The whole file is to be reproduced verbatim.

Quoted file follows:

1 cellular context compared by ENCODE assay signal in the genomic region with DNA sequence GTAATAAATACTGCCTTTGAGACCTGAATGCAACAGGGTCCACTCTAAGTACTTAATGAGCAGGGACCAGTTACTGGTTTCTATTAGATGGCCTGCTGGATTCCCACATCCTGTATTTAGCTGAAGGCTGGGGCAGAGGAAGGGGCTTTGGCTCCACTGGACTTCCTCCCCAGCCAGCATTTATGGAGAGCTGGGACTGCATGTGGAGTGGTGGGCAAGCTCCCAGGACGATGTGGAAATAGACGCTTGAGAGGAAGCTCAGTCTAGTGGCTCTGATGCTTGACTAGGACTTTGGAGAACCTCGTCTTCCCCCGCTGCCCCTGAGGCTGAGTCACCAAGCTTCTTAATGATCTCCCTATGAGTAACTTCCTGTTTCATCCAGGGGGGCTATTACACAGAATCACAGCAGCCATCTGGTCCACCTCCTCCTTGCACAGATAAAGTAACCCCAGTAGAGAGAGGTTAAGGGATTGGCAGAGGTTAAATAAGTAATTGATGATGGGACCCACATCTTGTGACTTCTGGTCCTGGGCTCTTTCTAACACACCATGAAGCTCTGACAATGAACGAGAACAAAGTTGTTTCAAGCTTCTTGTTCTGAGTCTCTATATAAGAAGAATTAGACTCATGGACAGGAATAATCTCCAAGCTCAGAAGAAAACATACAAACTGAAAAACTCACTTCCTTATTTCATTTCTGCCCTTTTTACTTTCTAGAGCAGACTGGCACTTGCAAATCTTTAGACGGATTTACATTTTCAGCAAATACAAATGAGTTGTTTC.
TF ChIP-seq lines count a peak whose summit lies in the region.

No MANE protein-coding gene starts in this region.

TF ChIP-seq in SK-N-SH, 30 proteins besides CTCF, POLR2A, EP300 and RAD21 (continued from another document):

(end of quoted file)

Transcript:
1 cellular context compared by ENCODE assay signal in the genomic region with DNA sequence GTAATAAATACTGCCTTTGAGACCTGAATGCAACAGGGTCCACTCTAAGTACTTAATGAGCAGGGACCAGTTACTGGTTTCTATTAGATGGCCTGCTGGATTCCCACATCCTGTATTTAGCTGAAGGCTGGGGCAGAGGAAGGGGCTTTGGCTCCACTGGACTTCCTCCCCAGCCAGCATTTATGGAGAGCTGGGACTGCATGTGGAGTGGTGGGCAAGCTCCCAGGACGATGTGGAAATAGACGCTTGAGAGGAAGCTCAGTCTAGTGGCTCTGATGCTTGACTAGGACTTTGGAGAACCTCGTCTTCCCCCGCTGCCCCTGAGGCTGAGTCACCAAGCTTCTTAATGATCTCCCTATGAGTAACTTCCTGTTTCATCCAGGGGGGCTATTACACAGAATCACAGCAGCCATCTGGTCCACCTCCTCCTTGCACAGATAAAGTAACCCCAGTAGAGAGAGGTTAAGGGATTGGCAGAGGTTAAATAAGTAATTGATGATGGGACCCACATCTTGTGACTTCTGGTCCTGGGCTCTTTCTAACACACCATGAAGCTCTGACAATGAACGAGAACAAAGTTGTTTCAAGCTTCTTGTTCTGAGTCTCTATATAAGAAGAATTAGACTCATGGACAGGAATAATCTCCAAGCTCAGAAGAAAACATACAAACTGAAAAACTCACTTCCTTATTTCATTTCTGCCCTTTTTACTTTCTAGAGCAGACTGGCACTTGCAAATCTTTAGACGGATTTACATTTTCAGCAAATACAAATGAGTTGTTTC.
TF ChIP-seq lines count a peak whose summit lies in the region.

No MANE protein-coding gene starts in this region.

TF ChIP-seq in SK-N-SH, 30 proteins besides CTCF, POLR2A, EP300 and RAD21 (continued from another document):